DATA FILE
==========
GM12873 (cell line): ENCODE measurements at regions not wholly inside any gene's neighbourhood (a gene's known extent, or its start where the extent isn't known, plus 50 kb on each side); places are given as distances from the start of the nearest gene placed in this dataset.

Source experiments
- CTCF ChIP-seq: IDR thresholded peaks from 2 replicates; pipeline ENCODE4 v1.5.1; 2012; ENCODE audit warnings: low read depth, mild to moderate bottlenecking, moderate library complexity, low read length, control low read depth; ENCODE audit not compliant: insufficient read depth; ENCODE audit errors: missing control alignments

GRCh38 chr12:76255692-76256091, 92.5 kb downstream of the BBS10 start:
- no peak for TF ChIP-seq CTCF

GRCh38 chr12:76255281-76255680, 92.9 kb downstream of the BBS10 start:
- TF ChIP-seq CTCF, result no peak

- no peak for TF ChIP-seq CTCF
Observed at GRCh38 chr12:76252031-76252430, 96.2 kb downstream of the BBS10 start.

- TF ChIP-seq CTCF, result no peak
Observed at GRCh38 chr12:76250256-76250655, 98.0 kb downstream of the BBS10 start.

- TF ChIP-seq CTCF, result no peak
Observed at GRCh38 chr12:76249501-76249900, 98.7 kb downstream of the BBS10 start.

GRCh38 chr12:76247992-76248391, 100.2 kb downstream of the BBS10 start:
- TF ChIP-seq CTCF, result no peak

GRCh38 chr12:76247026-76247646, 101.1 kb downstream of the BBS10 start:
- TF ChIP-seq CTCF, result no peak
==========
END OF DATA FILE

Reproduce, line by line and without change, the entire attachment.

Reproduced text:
GM12873 (cell line): ENCODE measurements at regions not wholly inside any gene's neighbourhood (a gene's known extent, or its start where the extent isn't known, plus 50 kb on each side); places are given as distances from the start of the nearest gene placed in this dataset.

Source experiments
- CTCF ChIP-seq: IDR thresholded peaks from 2 replicates; pipeline ENCODE4 v1.5.1; 2012; ENCODE audit warnings: low read depth, mild to moderate bottlenecking, moderate library complexity, low read length, control low read depth; ENCODE audit not compliant: insufficient read depth; ENCODE audit errors: missing control alignments

GRCh38 chr12:76255692-76256091, 92.5 kb downstream of the BBS10 start:
- no peak for TF ChIP-seq CTCF

GRCh38 chr12:76255281-76255680, 92.9 kb downstream of the BBS10 start:
- TF ChIP-seq CTCF, result no peak

- no peak for TF ChIP-seq CTCF
Observed at GRCh38 chr12:76252031-76252430, 96.2 kb downstream of the BBS10 start.

- TF ChIP-seq CTCF, result no peak
Observed at GRCh38 chr12:76250256-76250655, 98.0 kb downstream of the BBS10 start.

- TF ChIP-seq CTCF, result no peak
Observed at GRCh38 chr12:76249501-76249900, 98.7 kb downstream of the BBS10 start.

GRCh38 chr12:76247992-76248391, 100.2 kb downstream of the BBS10 start:
- TF ChIP-seq CTCF, result no peak

GRCh38 chr12:76247026-76247646, 101.1 kb downstream of the BBS10 start:
- TF ChIP-seq CTCF, result no peak